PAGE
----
Obama tried to put himself back into play, complaining about Bill Clinton's role in his wife's campaign. "He's not here, I am," she said, using the opportunity to launch into another attack. She said that Obama had recently praised former President Ronald Reagan's Republican administration for its ideas. She, on the other hand, had always fought against these ideas, "at a time, by the way, when you were working for a slumlord in Chicago." The man she was talking about goes on trial in February on charges of fraud. He was one of Obama's supporters, Clinton added triumphantly.

For a moment, the tall, elegant Obama was struck speechless by her below-the-belt tactics, as if he had just realized that he and Clinton were not playing by the same game rules. The audience booed, and millions of TV viewers experienced what campaign strategists dispassionately call character assassination. It's the kind of maneuver Clinton, still the frontrunner, has recently added to her campaign arsenal.

Taking the Gloves Off

It was weeks ago, on the night of Jan. 3, just after Clinton had unexpectedly lost the first contest in the primary season, the Iowa caucuses, when she and her team decided that it was time for her to take the gloves off and switch to attack mode.

For a few hours in Iowa, it seemed as if Obama had turned the conventional wisdom of political campaigns on its head. A black candidate had won in Iowa, a rural, predominantly white state. Younger voters, one of his strongest constituencies, were ecstatic. The media quickly came up with a name for the phenomenon: Obamania.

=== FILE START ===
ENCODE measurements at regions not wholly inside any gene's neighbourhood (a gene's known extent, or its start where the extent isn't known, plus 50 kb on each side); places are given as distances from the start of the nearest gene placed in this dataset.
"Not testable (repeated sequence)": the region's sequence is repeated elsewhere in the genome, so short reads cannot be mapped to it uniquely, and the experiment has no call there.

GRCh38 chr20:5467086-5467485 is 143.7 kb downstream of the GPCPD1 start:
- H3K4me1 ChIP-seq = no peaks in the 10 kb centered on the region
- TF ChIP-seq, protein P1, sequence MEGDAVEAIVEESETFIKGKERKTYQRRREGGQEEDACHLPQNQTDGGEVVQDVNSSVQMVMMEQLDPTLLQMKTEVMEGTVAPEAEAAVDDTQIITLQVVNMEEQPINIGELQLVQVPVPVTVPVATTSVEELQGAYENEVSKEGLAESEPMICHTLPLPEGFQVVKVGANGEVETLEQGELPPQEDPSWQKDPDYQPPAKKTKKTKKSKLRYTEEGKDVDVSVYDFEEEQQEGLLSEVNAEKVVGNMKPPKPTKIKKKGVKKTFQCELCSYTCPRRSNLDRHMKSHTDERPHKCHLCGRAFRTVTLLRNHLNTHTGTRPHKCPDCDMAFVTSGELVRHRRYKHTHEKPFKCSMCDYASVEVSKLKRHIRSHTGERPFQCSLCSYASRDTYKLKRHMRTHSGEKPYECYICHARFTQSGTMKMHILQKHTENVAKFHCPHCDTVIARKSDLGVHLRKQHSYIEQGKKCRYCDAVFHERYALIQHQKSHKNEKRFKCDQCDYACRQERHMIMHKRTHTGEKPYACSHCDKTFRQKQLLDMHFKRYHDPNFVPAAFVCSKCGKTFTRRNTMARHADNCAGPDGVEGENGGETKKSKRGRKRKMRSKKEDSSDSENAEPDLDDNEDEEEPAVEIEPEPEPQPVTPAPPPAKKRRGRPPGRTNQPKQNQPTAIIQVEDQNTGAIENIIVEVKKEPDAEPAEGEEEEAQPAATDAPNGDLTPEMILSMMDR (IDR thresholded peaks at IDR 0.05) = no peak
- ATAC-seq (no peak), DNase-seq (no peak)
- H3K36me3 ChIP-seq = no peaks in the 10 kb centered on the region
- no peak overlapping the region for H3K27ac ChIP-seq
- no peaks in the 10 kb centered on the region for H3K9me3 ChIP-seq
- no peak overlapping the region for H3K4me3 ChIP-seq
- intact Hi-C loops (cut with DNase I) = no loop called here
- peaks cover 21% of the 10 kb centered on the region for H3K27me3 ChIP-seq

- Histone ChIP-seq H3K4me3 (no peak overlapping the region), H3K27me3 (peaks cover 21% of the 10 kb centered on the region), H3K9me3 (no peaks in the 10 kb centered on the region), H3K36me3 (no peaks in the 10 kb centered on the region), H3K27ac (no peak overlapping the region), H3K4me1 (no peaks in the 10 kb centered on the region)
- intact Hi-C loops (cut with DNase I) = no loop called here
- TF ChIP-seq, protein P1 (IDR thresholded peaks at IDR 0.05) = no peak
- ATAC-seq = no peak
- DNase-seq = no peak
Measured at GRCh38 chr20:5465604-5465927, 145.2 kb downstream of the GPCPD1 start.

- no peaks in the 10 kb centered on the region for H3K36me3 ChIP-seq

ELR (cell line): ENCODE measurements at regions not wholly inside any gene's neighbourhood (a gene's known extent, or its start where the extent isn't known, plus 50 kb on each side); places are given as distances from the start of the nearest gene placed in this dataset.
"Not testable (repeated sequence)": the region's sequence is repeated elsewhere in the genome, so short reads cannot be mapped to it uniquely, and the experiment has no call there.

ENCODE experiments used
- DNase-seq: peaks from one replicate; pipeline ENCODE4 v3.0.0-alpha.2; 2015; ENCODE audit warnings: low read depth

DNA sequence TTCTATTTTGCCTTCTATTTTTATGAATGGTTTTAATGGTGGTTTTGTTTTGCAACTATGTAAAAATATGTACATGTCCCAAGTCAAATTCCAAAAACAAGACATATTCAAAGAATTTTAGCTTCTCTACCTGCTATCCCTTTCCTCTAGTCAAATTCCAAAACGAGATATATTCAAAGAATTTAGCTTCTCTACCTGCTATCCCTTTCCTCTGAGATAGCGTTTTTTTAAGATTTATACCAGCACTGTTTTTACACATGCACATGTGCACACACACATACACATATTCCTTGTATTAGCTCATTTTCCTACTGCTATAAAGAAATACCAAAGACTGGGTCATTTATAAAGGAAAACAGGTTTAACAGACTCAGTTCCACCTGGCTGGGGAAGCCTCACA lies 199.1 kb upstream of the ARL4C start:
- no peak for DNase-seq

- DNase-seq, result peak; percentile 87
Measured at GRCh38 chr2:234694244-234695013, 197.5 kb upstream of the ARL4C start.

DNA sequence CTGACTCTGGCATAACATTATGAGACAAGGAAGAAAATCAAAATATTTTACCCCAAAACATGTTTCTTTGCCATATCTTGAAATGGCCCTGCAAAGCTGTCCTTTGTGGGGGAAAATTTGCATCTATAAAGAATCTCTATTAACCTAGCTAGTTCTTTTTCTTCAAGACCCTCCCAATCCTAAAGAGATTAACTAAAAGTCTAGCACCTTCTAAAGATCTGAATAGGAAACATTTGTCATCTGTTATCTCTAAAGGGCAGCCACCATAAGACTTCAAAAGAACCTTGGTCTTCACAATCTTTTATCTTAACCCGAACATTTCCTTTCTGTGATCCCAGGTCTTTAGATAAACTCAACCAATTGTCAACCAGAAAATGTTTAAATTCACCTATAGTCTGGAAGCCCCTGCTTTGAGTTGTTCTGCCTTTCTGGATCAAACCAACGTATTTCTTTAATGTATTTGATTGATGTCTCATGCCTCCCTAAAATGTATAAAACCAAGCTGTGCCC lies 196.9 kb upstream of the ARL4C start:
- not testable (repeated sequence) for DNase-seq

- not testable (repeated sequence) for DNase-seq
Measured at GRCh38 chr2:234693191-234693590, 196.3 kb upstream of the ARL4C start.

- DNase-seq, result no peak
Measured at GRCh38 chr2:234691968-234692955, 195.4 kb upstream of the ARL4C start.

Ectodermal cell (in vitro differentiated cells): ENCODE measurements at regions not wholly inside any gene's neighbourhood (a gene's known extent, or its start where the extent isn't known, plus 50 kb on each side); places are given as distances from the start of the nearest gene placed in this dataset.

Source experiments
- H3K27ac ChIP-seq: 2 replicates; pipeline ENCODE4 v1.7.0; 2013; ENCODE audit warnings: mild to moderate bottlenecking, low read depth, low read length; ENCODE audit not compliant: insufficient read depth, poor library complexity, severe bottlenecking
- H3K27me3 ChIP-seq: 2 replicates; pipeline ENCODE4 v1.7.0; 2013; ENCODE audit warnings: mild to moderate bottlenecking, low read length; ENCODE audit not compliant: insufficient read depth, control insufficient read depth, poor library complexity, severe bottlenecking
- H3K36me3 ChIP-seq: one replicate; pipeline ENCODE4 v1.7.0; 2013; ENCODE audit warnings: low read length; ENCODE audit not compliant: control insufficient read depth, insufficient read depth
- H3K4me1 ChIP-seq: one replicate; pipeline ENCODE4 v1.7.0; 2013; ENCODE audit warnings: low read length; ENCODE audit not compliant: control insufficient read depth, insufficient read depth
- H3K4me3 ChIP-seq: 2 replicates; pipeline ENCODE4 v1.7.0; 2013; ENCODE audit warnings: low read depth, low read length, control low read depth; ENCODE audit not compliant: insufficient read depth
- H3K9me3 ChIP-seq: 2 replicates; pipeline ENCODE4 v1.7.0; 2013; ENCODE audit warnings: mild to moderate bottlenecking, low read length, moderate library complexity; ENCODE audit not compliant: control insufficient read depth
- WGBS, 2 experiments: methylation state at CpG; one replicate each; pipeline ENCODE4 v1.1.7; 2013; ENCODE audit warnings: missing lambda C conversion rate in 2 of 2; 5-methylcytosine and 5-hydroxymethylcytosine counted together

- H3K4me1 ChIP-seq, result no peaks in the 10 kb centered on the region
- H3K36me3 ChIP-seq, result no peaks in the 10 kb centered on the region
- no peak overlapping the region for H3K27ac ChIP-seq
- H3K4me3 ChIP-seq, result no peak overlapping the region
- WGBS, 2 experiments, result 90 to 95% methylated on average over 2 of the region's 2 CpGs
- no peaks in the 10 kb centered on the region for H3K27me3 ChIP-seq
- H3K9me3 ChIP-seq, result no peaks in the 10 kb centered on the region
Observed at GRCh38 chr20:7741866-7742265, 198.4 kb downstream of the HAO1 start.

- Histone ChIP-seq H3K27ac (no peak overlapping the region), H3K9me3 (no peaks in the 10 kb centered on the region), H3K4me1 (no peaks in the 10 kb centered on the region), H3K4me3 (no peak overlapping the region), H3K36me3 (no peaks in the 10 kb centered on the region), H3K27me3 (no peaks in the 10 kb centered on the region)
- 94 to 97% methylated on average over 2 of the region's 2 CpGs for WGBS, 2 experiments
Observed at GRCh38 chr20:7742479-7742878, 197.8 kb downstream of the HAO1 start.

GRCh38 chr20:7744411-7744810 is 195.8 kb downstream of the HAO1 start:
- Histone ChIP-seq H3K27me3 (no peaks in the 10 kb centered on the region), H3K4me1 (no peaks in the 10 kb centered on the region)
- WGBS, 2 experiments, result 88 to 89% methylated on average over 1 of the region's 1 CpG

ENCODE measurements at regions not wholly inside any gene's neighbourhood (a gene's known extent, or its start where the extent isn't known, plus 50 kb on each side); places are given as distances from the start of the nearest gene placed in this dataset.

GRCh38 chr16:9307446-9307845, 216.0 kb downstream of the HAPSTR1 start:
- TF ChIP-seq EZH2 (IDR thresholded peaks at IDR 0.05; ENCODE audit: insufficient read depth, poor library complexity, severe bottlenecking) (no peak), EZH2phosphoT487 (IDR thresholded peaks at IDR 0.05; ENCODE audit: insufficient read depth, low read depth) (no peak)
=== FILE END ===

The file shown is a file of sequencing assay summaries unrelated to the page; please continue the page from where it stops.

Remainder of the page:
Clinton, her husband and a small group of her closest advisors left the scene of her defeat on a chartered flight. The mood in the small aircraft was grim and a decision was quickly reached, a Clinton advisor later reported. "Hillary has to go negative," they decided. Instead of just tooting her own horn, it was time for Clinton to start focusing on her rival's weaknesses, especially his lack of experience.

New Stategies -- Image Molding

The offensive Clinton and her small team of advisors decided on is something the country has rarely seen in this early phase of a presidential election campaign. They devised a new line of attack, in which she would paint Obama as a man of words and herself as a woman of action, Obama as a good speaker, but Clinton as the more effective president. On that flight home from Iowa, the Clinton team decided that battle was the new operative word in the election campaign.

Everyone on the Clinton team knew that it was a risky strategy to transform what had been more of an advertising campaign for their candidate into an all-out duel. The strategic shift away from Clinton's former approach, in which she vied for voter approval while dismissing her adversary by not taking him seriously, toward open battle tactics was an all-or-nothing gamble. It would either end in her victory march at the Democratic Convention in Denver, or it would spell an inglorious end to the Clinton era.